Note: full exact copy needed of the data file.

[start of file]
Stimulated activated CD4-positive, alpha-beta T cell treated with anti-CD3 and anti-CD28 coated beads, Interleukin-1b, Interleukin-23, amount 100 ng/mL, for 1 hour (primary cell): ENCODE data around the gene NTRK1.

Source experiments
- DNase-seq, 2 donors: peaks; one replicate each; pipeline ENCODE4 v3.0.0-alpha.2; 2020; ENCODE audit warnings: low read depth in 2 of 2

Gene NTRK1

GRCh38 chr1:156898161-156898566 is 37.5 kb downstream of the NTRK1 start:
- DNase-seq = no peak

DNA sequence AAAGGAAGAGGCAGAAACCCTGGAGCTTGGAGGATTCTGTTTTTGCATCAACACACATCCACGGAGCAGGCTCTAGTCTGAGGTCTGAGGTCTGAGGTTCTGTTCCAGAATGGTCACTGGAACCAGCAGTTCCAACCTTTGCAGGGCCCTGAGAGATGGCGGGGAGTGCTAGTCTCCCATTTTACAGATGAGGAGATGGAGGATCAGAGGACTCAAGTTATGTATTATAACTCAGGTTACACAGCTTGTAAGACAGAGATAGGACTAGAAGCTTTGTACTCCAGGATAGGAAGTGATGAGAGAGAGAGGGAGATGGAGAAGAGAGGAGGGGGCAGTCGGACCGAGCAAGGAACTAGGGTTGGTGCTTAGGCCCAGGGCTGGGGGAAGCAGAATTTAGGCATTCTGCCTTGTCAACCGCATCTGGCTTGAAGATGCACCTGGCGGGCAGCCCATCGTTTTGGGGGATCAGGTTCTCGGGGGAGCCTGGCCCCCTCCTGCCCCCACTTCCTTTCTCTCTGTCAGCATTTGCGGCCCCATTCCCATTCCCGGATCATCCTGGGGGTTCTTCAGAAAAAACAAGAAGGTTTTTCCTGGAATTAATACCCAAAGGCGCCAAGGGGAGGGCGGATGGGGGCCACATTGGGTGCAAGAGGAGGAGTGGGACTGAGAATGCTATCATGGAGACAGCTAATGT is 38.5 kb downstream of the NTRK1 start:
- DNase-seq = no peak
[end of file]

Stimulated activated CD4-positive, alpha-beta T cell treated with anti-CD3 and anti-CD28 coated beads, Interleukin-1b, Interleukin-23, amount 100 ng/mL, for 1 hour (primary cell): ENCODE data around the gene NTRK1.

Source experiments
- DNase-seq, 2 donors: peaks; one replicate each; pipeline ENCODE4 v3.0.0-alpha.2; 2020; ENCODE audit warnings: low read depth in 2 of 2

Gene NTRK1

GRCh38 chr1:156898161-156898566 is 37.5 kb downstream of the NTRK1 start:
- DNase-seq = no peak

DNA sequence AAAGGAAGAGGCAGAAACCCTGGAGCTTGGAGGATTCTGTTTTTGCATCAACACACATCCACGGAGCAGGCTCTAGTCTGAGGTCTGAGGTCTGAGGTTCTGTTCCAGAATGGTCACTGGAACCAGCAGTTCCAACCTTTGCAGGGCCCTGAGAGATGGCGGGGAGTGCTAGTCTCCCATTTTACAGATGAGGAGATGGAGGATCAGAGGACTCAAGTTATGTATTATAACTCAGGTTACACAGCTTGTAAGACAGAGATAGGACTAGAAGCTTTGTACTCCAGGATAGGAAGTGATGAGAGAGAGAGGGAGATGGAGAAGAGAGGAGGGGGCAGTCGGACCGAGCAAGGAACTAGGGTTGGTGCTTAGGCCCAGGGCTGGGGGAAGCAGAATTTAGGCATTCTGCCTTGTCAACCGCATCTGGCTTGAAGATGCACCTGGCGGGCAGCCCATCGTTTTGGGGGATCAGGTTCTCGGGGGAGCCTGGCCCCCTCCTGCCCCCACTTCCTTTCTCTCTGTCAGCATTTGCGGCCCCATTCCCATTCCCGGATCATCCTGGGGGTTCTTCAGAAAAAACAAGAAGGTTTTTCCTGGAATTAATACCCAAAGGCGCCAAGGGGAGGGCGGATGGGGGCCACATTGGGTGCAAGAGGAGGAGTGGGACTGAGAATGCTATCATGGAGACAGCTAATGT is 38.5 kb downstream of the NTRK1 start:
- DNase-seq = no peak